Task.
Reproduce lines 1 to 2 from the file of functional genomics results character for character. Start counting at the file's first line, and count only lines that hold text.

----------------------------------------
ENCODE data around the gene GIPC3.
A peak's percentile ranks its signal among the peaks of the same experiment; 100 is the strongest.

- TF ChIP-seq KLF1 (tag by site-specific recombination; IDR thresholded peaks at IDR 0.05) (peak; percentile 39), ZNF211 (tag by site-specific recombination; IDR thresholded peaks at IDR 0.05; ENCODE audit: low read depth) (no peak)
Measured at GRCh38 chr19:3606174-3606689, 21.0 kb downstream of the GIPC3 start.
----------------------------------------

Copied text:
ENCODE data around the gene GIPC3.
A peak's percentile ranks its signal among the peaks of the same experiment; 100 is the strongest.